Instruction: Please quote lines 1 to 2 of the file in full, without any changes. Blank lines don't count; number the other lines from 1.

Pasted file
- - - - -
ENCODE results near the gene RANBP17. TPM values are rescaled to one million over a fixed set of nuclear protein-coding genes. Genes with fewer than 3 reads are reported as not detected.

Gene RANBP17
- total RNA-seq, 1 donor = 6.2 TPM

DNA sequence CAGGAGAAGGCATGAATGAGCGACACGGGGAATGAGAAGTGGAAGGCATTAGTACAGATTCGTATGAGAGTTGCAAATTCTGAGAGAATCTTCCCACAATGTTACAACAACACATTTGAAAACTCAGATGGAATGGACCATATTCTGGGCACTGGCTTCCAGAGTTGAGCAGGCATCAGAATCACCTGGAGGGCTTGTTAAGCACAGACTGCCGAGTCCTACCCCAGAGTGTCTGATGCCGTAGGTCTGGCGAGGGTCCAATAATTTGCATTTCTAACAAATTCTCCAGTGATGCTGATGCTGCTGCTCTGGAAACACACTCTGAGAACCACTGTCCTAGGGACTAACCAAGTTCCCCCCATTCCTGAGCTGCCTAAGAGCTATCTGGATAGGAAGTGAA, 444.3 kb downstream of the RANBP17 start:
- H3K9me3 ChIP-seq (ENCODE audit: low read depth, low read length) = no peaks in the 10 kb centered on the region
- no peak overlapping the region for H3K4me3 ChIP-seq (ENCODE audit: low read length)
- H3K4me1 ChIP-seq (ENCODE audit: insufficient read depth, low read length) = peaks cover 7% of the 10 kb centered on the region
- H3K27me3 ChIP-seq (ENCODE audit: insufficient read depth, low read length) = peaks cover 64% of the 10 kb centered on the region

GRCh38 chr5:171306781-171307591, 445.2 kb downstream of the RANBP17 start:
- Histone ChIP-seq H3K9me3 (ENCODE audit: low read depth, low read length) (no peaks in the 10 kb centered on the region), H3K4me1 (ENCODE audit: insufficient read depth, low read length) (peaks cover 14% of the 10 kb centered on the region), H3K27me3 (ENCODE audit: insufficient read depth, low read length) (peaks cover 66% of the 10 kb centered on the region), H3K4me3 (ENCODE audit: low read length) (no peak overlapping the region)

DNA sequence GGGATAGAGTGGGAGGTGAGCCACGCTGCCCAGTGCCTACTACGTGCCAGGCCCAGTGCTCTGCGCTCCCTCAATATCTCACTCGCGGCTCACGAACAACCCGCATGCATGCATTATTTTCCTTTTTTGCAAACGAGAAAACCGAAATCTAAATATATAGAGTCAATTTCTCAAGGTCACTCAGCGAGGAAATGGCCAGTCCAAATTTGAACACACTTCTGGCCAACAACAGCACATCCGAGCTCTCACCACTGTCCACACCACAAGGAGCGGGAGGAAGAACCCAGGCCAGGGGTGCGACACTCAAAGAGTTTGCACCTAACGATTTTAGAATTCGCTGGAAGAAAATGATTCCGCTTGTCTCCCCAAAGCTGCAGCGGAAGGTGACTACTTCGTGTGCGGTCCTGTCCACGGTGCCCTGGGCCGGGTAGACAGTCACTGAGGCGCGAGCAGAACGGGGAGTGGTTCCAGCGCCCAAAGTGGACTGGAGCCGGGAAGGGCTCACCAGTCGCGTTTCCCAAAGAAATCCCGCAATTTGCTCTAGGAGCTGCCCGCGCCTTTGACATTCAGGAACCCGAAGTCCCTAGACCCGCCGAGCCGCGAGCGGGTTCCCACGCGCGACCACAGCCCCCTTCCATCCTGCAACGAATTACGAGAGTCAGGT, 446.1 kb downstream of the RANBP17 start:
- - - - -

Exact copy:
ENCODE results near the gene RANBP17. TPM values are rescaled to one million over a fixed set of nuclear protein-coding genes. Genes with fewer than 3 reads are reported as not detected.

Gene RANBP17